Constantine “Costa” Angelos, a senior at Mariner High School, played trombone for the 2016 All-National Honor Symphony Orchestra at the National Association for Music Educators convention held Nov. 10-13 in Grapevine, Texas. He was the only Snohomish County musician selected for any of the four All-National Honor ensembles.( Kevin Clark / The Herald)

Constantine “Costa” Angelos, a senior at Mariner High School, played trombone for the 2016 All-National Honor Symphony Orchestra at the National Association for Music Educators convention held Nov. 10-13 in Grapevine, Texas. He was the only Snohomish County musician selected for any of the four All-National Honor ensembles.( Kevin Clark / The Herald)

Mariner High senior makes sweet music with his trombone

EVERETT — Constantine Angelos, who goes by “Costa,” is a senior at Mariner High School. The 17-year-old played trombone for the 2016 All-National Honor Symphony Orchestra at the National Association for Music Educators convention in November in Texas. He was the only Snohomish County musician and one of just eight from the state selected for any of the four All-National Honor ensembles.

Question: What was it like performing with the All-National Orchestra?

Answer: It was just an amazing experience. It was like playing with professionals who are my age. It was amazing. I was very blessed to have the opportunity. It was like nothing I’d done before.

Q: How long have you played trombone?

A: I started playing violin in first grade, and then switched in sixth grade to trombone. My dad also plays trombone, and I always wanted to — but trombone is a little too big for a first-grader.

Q: Your mom is a musician, too. She plays violin.

A: I’ve been growing up with music my whole life. … I want to get a master’s in trombone performance and hopefully continue that.

Q: You’ve applied to Central Washington and Western Washington universities?

A: I want to keep it small for my undergraduate. And I’m thinking Indiana or Julliard for my graduate degree.

Q: What is it that you like about music?

A: Just being able to be part of something that makes people feel good. … How much emotion you can put into something when you can’t put what you’re feeling into words. It’s healing. It can really take you out of the problems of the world.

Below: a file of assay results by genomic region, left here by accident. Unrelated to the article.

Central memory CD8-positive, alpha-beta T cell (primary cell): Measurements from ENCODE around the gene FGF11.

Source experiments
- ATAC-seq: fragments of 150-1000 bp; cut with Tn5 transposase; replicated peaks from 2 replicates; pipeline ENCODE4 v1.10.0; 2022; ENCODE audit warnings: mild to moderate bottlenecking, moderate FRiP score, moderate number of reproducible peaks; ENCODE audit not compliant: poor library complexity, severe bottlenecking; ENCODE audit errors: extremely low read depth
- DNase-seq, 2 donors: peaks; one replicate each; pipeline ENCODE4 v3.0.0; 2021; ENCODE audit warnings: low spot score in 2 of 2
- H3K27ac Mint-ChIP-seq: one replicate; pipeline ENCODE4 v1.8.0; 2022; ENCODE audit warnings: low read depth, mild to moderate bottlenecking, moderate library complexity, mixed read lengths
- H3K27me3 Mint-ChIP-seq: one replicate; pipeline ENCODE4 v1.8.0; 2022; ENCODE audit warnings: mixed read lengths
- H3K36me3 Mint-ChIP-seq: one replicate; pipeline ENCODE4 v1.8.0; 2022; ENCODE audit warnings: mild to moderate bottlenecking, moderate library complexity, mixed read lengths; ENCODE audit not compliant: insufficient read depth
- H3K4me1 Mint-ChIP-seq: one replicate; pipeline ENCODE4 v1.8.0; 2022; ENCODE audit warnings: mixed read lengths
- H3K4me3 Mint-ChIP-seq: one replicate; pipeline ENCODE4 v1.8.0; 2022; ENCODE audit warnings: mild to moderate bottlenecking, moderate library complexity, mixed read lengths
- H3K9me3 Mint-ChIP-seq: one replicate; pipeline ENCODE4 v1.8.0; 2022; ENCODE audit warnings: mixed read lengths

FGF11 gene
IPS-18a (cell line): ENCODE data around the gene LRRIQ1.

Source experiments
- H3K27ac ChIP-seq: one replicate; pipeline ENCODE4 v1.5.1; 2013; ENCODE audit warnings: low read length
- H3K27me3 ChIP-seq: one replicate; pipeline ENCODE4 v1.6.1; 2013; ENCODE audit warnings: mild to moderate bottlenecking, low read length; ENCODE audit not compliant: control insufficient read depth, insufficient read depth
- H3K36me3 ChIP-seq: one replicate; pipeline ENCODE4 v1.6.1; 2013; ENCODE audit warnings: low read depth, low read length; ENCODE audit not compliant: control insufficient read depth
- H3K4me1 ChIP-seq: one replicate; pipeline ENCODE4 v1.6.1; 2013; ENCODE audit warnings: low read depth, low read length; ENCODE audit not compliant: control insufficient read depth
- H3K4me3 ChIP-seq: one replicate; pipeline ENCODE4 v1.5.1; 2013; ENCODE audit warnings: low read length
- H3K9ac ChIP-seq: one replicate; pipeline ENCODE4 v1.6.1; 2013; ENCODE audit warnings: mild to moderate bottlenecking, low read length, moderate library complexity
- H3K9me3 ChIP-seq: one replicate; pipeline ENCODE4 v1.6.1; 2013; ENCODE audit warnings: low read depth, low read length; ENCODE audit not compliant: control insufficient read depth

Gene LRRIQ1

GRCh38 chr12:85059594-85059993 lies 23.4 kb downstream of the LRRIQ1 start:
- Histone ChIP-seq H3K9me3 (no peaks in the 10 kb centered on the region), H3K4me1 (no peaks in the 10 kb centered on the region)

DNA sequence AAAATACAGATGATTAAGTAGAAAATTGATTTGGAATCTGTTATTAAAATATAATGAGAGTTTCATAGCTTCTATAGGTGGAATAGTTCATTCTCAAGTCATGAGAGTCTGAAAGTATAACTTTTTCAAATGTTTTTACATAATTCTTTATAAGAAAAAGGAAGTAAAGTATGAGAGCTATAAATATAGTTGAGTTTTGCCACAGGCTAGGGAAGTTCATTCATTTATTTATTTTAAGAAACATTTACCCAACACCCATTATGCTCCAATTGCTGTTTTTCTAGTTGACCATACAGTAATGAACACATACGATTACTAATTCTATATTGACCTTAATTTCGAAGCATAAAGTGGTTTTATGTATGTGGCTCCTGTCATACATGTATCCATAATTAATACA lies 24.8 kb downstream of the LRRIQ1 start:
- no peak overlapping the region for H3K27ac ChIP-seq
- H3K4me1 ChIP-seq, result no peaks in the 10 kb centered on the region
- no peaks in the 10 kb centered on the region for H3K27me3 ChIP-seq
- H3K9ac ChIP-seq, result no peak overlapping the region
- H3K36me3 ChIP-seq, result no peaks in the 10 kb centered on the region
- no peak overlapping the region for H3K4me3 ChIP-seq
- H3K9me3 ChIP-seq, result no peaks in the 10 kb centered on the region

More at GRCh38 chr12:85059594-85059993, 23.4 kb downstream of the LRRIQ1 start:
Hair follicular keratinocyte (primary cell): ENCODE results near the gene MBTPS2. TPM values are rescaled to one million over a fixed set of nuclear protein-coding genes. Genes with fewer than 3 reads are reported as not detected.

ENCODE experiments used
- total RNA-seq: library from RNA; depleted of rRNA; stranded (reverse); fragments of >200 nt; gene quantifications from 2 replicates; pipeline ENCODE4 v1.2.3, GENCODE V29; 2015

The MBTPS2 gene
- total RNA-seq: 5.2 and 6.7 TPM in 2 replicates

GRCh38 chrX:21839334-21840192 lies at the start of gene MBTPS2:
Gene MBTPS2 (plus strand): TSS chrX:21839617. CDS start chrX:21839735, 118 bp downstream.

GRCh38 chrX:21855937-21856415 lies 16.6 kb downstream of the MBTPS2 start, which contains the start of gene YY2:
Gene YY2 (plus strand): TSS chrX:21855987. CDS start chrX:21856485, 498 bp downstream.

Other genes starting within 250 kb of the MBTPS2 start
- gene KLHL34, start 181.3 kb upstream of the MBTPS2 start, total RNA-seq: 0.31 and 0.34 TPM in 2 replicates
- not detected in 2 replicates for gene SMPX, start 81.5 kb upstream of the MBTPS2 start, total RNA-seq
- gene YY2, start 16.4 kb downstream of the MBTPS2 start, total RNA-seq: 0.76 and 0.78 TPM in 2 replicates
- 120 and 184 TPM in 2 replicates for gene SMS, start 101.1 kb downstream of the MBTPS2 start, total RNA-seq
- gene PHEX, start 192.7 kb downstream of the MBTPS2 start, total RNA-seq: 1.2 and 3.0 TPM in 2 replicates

Q: You are in three band classes right now, as well as U.S. history, biotechnology and senior English.

A: Probably wind ensemble would be my favorite because it’s the highest group and where I get to play the hardest music.

Q: Your dad, Chris Angelos, is your music teacher at Mariner.

A: He’s inspired me in music. I’ve been going to his high school concerts since I was a kid.

Q: Who else has inspired you or been a mentor?

A: Chuck Wiese has been my private instructor for trombone since eighth grade. Also, Ko-ichiro Yamamoto (through Seattle Youth Symphony Orchestra) … being able to listen to him play is amazing. He’s one of the best trombone players on the West Coast. But my dad and Chuck especially. They’ve really shaped me.

Q: You say your favorite time is spent outside of class, practicing, rehearsing and performing with the Seattle Youth Symphony Orchestra.

A: I love Saturday mornings. … I worked my way up starting with Symphonettes and I finally made Youth this year.

Q: Besides music, you also have played recreational soccer since kindergarten and enjoy boating with family. And you are an altar boy at the Eastern Orthodox church your family attends?

A: It’s serving the altar and getting things ready to go, anything that needs to be done. But other than that, it’s all music for me. I can’t imagine anything else. I can’t see myself sitting at a desk doing desk work.

Q: Do you have a favorite piece?

A: How to choose? I think one of the most enjoyable right now, that we’re doing (for Youth Symphony), is “Symphonie Fantastique” by Hector Berlioz. It’s very powerful and has lots of imagery. … The fourth movement is “Dream of a Witches’ Sabbath.” It’s very popular with Halloween music. The whole symphony is about 45 minutes.

Q: And there’s nothing for trombone in the first two movements?

A: I have to sit for about a half-hour. But those last two movements are worth it. … That’s the life of a trombone player for you. But I like to think of it like the voice of God — I can only speak so often. (Laughs.)

Melissa Slager: 425-339-3432; mslager@heraldnet.com.

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